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A bottle of Cragganmore 12-year-old scotch sells for $105 at the Yongsan Garrison mini-mall shoppette. The same bottle in the States would sell on special order for about $60.
A bottle of Cragganmore 12-year-old scotch sells for $105 at the Yongsan Garrison mini-mall shoppette. The same bottle in the States would sell on special order for about $60. (Erik Slavin / S&S)

YONGSAN GARRISON, South Korea — If you’re a drinker with high standards, expect to a pay a lot more for special-order spirits through the Army and Air Force Exchange Service.

Some Scotch whisky sold at AAFES stores is priced far higher than the retail prices found at some online and stateside stores.

For example, a 1-liter bottle of 12-year-old Cragganmore Single Speyside Malt scotch costs $105 at the Yongsan Garrison mini-mall. A search on Froogle, Google’s shopping search engine, and online retail price lists at state-run liquor stores show the same scotch in a 750 ml bottles costing from about $38 to $45. Adding a third more to the price to allow for the same increase in volume from a 750 ml to a 1-liter bottle, the scotch would cost about $50 to $60.

That’s roughly half the price AAFES is charging at the Yongsan store.

Most retail stores in the United States do not carry Cragganmore in 1-liter bottles, which is considered a “bar bottle” because the larger size is sold mostly to taverns.

The manager of a state-run liquor store in Washington and proprietor of a private store in California both say the retail price for a 1-liter bottle of Cragganmore would run about $59 plus sales tax if they special-ordered it.

Products like Cragganmore cost more here because AAFES buys such special-request items at volumes lower than the vendor shipping minimum, said Debbra King, AAFES’ wine, sprits and beverage buyer.

“The prices for these whiskys are in accordance with our pricing guidelines,” King said. “The reason for the higher sell is because they were special-ordered for this particular store based on customer request.”

Special handling costs also figure into the price, King said. But AAFES officials refused to release how much they pay per bottle of the special-order alcohol.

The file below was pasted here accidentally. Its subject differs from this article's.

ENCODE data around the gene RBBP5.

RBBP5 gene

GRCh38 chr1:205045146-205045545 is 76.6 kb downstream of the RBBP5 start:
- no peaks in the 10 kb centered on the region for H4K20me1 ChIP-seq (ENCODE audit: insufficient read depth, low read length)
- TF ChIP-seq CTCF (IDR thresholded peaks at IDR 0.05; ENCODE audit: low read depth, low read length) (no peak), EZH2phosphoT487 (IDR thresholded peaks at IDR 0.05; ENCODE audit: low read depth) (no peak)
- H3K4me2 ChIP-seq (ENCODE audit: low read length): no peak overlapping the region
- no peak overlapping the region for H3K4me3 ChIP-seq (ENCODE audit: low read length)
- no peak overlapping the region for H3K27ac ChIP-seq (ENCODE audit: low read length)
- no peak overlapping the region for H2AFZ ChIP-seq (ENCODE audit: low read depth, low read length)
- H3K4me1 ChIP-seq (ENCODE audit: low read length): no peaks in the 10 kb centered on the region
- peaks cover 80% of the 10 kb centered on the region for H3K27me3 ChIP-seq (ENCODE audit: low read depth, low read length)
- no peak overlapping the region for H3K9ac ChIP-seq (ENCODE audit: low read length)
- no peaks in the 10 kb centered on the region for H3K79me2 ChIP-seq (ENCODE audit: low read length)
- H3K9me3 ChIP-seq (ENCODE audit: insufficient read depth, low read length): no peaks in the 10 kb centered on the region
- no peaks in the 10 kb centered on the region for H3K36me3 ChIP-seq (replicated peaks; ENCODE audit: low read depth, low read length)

“Cost prices can vary depending on the sourcing used and volume purchased,” Judd Anstey, a spokesman from AAFES’ headquarters in Dallas, said in an e-mail reply to a Stars and Stripes query.

A 1-liter bottle of Laphroaig 10-year-old scotch sells for $63.90 on Yongsan. Laphroaig can be found on the Internet for as low as $30 for a 750 ml bottle. Assuming the added cost for the larger volume, a 1-liter bottle would cost $40, about a third less than the AAFES price.

Liquor sold by AAFES is not subject to sales tax or state excise taxes. Neither is alcohol bought online, although online shoppers typically pay from $10 to $20 a bottle for shipment within the United States.

However, people at overseas military bases cannot take advantage of the online bargains because alcohol cannot be sent through the U.S. or military postal systems, or via international mail.

Servicemembers who want to buy alcohol have the option of doing so while at home on leave, buying at base shops, or spending what may be fruitless time searching for their favorite beverages in their host country.

Even among South Korea’s AAFES shoppettes, prices can fluctuate.

Anstey said in the e-mail that “a variation in pricing may occur if an exchange/store in an overseas location determines that an ‘identical item’ is selling in the local area at a lower price, that exchange/store may lower their sell price to be competitive.”

Sgt. 1st Class Robert Brault, who occasionally buys a bottle of mid- to high-end scotch, says he pays about $10 more per bottle than he would in the United States.

“It’s pretty weird, but where else are you going to go?” Brault asked.

Brault said AAFES’ $100 price for Johnnie Walker Blue Label, a blend of 30-year-old scotches, is considerably cheaper than in most U.S. stores. But, he added, he pays more for the 15-year-old Green Label than he did in the States.

AAFES prices on lower-end liquors, on average, tend to be priced about the same or lower than stateside prices, according to Froogle searches.

South Korea shoppettes also generally receive favorable opinions from servicemembers on beer prices. Several beers, particularly domestic beers, cost less than average retail prices stateside.

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